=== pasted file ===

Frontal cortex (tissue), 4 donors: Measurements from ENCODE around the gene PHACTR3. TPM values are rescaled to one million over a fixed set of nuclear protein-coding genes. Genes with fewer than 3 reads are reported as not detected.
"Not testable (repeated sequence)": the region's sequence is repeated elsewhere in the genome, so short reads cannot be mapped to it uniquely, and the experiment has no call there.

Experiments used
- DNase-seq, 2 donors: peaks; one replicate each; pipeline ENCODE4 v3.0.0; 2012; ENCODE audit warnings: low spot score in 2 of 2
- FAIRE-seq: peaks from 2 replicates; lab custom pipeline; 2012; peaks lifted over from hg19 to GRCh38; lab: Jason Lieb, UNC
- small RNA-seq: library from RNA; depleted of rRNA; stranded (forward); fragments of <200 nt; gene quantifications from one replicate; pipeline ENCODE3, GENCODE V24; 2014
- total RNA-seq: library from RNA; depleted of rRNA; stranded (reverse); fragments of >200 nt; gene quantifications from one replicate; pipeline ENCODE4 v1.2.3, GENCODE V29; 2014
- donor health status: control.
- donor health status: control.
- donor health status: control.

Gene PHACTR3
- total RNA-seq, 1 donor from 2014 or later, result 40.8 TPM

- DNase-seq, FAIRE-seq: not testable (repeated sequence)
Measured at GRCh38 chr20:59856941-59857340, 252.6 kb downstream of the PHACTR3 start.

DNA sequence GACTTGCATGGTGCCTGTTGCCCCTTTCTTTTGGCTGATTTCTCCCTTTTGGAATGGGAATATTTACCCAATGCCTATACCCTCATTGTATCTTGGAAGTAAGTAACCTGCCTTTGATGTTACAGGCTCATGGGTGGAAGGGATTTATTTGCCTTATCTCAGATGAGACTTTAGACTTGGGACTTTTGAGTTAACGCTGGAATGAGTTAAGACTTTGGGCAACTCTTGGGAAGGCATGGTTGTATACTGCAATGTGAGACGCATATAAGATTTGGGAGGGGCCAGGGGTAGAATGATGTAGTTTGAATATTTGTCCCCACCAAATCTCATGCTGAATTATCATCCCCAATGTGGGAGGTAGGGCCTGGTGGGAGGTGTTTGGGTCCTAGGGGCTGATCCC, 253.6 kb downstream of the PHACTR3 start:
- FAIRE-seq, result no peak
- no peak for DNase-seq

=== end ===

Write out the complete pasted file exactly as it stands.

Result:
Frontal cortex (tissue), 4 donors: Measurements from ENCODE around the gene PHACTR3. TPM values are rescaled to one million over a fixed set of nuclear protein-coding genes. Genes with fewer than 3 reads are reported as not detected.
"Not testable (repeated sequence)": the region's sequence is repeated elsewhere in the genome, so short reads cannot be mapped to it uniquely, and the experiment has no call there.

Experiments used
- DNase-seq, 2 donors: peaks; one replicate each; pipeline ENCODE4 v3.0.0; 2012; ENCODE audit warnings: low spot score in 2 of 2
- FAIRE-seq: peaks from 2 replicates; lab custom pipeline; 2012; peaks lifted over from hg19 to GRCh38; lab: Jason Lieb, UNC
- small RNA-seq: library from RNA; depleted of rRNA; stranded (forward); fragments of <200 nt; gene quantifications from one replicate; pipeline ENCODE3, GENCODE V24; 2014
- total RNA-seq: library from RNA; depleted of rRNA; stranded (reverse); fragments of >200 nt; gene quantifications from one replicate; pipeline ENCODE4 v1.2.3, GENCODE V29; 2014
- donor health status: control.
- donor health status: control.
- donor health status: control.

Gene PHACTR3
- total RNA-seq, 1 donor from 2014 or later, result 40.8 TPM

- DNase-seq, FAIRE-seq: not testable (repeated sequence)
Measured at GRCh38 chr20:59856941-59857340, 252.6 kb downstream of the PHACTR3 start.

DNA sequence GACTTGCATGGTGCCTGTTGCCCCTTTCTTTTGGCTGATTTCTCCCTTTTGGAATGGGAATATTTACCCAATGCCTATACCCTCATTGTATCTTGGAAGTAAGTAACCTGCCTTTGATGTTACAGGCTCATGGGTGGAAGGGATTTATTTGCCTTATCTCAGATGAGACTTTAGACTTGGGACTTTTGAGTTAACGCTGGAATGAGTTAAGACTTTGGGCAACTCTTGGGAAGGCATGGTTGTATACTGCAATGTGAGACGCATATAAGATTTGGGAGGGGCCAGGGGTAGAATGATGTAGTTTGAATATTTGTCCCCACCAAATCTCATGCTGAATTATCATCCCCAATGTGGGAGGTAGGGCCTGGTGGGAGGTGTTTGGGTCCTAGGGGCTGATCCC, 253.6 kb downstream of the PHACTR3 start:
- FAIRE-seq, result no peak
- no peak for DNase-seq